What is it that modern medical associations can do to navigate the complex world of compliance rules, maintain an appropriate relationship with governments on the one side and industry on the other?

Medical practitioners list a variety of benefits they enjoy and find useful and thus attach value to continuing membership with professional bodies, such as associations nationally and internationally. These lists usually start from simply benefitting from educational and knowledge exchange programmes, continuous education credits (CME) and the opportunity to network with peers and relevant industry partners. In addition, many associations offer opportunities to publish scientific articles of high academic value in their journals, develop clinical databases for the use of their members, and engage in dialogues with governments and industry alike to represent and uphold the values of the medical profession. Some associations have even ventured into financial markets offering insurance and other products to their members. While this may read like a laundry list it shows the resilience and creativity of some professional bodies to remain at the forefront of relevance in the global association market.

Recent surveys have shown that, although a diverse range of benefits is certainly advantageous, it is but a fraction of the benefits experienced during a global summit or world congress. Practitioners feel more than ever that there is nothing as useful as meeting in person and having the chance to engage in discussions, debates and other learning activities, while having access to the newest trends in the healthcare industry. The impact of such gatherings is clearly not to be underestimated and their attractiveness to new markets still has room for deeper exploration.

Industry relations are important in this scenario of venturing out into the great wide world and industry supports large parts of congresses and activities of medical societies. Whether it is through support of patient-education (a prominent case being the relationship between the American Association of Family Practitioners AAFP and The Coca Cola Corporation on the research into obesity), advertising in medical journals, product endorsements, and/or financial support of (graduate) education programmes and awards.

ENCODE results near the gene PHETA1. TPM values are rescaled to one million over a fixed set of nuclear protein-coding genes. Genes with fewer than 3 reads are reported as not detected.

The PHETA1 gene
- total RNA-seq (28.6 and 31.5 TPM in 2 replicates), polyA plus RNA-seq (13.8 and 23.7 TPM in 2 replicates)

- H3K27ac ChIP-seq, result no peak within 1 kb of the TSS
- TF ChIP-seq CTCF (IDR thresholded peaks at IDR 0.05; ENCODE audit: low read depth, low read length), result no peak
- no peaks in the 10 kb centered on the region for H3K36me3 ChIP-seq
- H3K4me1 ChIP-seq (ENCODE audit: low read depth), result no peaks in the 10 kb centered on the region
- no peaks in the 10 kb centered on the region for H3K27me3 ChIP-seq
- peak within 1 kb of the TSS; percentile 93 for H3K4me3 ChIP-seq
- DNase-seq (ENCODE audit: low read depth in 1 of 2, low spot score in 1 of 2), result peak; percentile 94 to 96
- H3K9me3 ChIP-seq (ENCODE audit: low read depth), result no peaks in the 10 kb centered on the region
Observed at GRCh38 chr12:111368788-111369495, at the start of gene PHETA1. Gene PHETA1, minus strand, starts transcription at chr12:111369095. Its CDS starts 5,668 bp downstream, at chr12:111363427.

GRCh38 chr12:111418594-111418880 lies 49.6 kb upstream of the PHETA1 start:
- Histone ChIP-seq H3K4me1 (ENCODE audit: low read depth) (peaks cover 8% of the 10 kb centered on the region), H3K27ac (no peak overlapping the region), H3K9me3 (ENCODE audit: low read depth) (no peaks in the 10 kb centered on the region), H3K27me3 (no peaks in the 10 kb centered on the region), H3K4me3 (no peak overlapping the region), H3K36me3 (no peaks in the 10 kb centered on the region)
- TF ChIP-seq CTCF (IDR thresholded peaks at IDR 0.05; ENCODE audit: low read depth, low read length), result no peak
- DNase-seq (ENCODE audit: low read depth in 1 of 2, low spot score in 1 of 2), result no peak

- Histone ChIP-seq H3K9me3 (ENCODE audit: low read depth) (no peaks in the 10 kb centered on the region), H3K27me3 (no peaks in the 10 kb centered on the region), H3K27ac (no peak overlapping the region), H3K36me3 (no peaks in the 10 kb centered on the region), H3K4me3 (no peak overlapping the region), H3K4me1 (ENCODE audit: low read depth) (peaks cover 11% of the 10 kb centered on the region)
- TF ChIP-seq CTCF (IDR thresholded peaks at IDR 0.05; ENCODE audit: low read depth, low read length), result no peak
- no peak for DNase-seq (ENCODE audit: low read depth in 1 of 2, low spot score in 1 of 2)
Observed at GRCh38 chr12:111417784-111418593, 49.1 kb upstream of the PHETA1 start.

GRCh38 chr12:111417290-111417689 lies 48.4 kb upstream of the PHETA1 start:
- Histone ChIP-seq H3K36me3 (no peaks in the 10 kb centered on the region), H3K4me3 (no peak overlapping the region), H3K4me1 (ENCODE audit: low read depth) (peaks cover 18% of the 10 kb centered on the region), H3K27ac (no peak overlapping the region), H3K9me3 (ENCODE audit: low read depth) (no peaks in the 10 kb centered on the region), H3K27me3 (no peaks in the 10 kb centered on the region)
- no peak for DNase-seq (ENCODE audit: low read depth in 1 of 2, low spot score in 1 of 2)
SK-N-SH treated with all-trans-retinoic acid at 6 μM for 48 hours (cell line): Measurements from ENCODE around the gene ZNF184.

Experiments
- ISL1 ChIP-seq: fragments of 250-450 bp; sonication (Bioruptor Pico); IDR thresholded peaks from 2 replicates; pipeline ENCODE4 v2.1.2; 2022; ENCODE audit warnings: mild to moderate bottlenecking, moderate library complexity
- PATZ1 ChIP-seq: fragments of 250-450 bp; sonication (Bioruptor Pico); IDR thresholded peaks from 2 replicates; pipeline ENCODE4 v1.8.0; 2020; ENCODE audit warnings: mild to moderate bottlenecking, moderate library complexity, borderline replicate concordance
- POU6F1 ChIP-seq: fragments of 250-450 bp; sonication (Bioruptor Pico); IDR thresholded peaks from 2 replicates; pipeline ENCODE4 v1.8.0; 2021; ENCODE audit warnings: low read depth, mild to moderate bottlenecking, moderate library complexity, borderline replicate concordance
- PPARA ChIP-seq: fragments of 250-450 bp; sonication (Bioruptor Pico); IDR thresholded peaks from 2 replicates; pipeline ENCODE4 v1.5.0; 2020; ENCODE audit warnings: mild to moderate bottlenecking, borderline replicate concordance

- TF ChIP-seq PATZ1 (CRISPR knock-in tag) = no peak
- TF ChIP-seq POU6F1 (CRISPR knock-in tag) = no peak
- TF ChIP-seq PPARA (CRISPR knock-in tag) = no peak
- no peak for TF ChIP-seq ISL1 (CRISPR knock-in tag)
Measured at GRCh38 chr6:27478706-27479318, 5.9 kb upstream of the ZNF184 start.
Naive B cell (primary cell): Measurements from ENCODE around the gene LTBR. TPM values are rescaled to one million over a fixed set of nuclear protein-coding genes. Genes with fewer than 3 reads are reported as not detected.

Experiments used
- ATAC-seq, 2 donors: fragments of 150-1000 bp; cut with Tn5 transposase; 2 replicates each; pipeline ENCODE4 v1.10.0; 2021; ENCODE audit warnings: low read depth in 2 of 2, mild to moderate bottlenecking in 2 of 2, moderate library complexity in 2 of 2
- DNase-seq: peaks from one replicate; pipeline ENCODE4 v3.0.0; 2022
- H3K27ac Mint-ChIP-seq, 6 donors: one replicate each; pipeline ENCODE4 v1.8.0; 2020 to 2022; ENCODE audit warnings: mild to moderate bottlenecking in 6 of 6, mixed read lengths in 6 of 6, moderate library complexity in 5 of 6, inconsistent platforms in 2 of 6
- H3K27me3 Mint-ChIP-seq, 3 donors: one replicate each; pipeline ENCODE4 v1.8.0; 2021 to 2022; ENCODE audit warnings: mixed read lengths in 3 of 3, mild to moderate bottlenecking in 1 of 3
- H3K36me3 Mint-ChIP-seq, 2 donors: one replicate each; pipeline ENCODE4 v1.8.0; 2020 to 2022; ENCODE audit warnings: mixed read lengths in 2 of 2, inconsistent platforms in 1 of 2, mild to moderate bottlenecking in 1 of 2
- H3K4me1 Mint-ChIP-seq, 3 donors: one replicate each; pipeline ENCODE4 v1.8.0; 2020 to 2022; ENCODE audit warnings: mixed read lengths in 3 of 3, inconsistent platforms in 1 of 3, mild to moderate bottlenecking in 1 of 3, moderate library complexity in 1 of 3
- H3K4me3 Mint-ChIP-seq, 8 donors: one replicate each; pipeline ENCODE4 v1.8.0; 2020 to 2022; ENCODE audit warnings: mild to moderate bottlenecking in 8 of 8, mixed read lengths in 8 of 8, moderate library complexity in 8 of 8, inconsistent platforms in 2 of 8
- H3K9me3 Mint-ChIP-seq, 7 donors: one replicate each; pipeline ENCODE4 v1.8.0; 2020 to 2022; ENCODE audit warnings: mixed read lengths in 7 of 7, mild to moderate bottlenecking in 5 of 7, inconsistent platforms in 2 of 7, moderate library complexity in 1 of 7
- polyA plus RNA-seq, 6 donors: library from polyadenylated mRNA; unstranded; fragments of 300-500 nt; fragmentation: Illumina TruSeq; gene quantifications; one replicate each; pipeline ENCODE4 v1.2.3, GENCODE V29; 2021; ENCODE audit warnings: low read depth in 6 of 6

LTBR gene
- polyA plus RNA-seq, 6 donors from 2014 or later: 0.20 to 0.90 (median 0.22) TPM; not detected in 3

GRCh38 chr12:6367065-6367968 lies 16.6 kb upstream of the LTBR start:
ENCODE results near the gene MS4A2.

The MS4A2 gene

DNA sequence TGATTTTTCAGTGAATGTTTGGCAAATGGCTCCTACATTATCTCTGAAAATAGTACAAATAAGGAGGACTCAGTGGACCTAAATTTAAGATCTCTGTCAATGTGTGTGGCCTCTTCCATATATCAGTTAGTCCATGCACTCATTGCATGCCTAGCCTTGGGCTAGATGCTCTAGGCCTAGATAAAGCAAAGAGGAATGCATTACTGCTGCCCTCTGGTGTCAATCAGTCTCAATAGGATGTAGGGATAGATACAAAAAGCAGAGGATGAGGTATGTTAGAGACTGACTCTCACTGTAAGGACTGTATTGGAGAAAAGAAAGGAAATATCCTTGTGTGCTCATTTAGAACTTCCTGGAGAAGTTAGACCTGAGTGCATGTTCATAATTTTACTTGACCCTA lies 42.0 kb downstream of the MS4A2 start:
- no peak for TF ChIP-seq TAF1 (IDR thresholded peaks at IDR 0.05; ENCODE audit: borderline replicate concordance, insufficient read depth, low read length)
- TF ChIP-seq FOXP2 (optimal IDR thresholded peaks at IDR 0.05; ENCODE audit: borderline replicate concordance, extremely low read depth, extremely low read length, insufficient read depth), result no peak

Ethical engagement

While it is safe to say that industry provides large support overall to the benefit of medical associations, making significant financial contributions, criticism arises as to the potential pitfalls and trade-offs when not-for-profit organisations are being supported by for-profit entities. Even more questions arise around established norms as well as the responsibility of medical societies towards their members, patients and societies at large. Ethical concerns are at the forefront here and maintaining a neutral stance can often be a challenging balancing act.

As societies therefore look to the future and explore new ways of engaging with their environments, public affairs move to the core of a society’s life. Ethical engagement is the buzzword of future generations and in order to differentiate and free self-governance and independence from conflict of interest it is worth spending a thought or two on the creation of a set of ethics rules and/or an ethics policy. A clear outline on which activities, relationships and engagements are indeed to the benefit of a society’s stakeholders and how to address potential risks of conflict are vital to determine a society’s position vis-à-vis its interest groups. This is certainly an easier approach than trying to evaluate and handle each relationship and potential risk on a case-by-case basis.

Having a set of rules and guidelines at the ready also facilitates engaging in newly developed markets. Past mistakes can be avoided from the beginning and a society can prove its maturity and value the more developed and grounded its ethics and policy basis is in relation to the work it carries out. In fact, it opens itself to becoming a learning organisation itself and becoming a strong partner for local authorities to develop appropriate and modern standards. This, in turn, may assist industry in accessing new markets as well and adjusting their efforts towards ethical and environmentally compliant behaviour to the benefit of society.